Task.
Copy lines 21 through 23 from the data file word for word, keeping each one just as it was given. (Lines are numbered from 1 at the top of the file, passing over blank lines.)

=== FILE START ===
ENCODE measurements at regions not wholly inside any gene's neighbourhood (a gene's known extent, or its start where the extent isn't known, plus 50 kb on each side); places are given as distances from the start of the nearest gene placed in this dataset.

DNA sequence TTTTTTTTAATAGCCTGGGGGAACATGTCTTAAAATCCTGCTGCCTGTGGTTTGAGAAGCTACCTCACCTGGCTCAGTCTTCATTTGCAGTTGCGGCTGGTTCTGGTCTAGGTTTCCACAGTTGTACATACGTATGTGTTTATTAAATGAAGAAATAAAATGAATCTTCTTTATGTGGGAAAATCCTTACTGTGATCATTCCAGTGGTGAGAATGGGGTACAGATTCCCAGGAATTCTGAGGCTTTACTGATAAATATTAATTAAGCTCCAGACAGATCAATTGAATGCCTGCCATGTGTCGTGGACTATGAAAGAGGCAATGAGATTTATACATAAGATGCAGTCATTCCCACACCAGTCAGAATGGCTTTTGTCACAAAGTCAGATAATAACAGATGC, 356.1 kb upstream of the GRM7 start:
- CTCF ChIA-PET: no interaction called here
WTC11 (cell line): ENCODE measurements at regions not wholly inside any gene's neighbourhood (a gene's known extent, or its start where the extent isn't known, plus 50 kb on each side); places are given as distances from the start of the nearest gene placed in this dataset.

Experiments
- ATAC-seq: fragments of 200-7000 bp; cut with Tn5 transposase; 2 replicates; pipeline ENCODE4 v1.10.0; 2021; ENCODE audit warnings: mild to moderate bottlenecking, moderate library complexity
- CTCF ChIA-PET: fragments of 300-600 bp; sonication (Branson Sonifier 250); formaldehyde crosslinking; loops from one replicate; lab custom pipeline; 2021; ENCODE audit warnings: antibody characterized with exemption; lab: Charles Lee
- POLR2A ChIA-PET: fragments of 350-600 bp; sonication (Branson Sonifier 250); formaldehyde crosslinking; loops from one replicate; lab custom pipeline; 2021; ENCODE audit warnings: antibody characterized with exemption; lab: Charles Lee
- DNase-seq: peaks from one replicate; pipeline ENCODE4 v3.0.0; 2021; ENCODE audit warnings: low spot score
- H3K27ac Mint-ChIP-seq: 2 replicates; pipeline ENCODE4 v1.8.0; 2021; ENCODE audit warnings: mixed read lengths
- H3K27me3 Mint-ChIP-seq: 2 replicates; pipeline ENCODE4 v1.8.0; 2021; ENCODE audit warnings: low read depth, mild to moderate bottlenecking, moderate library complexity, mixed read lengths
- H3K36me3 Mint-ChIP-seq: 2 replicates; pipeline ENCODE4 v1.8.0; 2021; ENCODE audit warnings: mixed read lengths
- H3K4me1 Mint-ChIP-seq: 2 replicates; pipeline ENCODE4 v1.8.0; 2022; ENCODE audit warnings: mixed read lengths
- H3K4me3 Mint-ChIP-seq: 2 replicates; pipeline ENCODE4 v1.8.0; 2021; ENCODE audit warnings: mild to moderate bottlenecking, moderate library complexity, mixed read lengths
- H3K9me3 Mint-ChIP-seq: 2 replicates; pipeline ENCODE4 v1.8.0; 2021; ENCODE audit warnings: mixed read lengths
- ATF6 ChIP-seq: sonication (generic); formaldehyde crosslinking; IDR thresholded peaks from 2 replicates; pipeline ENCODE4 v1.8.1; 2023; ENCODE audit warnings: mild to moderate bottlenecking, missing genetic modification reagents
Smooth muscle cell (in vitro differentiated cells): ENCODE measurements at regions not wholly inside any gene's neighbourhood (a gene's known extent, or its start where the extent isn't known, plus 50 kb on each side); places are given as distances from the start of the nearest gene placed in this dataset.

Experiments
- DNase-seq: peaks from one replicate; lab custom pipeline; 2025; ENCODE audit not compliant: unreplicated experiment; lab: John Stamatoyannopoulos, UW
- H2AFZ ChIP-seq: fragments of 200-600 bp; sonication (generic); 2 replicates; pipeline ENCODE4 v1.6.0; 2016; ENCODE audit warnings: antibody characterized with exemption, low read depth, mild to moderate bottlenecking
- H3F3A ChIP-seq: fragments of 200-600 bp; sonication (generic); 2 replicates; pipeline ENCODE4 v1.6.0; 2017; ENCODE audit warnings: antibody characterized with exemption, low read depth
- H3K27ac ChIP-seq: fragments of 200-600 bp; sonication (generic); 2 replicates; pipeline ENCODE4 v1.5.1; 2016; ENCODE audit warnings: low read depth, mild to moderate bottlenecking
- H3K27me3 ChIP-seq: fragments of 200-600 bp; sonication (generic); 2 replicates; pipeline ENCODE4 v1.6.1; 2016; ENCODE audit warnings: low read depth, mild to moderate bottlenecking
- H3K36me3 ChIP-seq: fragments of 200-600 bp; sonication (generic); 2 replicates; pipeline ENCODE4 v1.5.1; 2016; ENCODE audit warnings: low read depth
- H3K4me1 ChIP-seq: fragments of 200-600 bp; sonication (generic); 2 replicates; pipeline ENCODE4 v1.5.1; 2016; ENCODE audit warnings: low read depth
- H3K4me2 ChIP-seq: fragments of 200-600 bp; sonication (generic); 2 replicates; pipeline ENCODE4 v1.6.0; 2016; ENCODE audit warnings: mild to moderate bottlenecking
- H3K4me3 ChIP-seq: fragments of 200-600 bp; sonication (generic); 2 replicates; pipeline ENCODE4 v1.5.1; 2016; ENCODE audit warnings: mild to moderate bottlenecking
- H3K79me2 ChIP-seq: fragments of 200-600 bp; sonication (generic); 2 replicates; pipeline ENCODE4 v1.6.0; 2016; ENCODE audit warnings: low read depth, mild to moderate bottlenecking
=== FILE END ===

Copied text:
- H3F3A ChIP-seq: fragments of 200-600 bp; sonication (generic); 2 replicates; pipeline ENCODE4 v1.6.0; 2017; ENCODE audit warnings: antibody characterized with exemption, low read depth
- H3K27ac ChIP-seq: fragments of 200-600 bp; sonication (generic); 2 replicates; pipeline ENCODE4 v1.5.1; 2016; ENCODE audit warnings: low read depth, mild to moderate bottlenecking
- H3K27me3 ChIP-seq: fragments of 200-600 bp; sonication (generic); 2 replicates; pipeline ENCODE4 v1.6.1; 2016; ENCODE audit warnings: low read depth, mild to moderate bottlenecking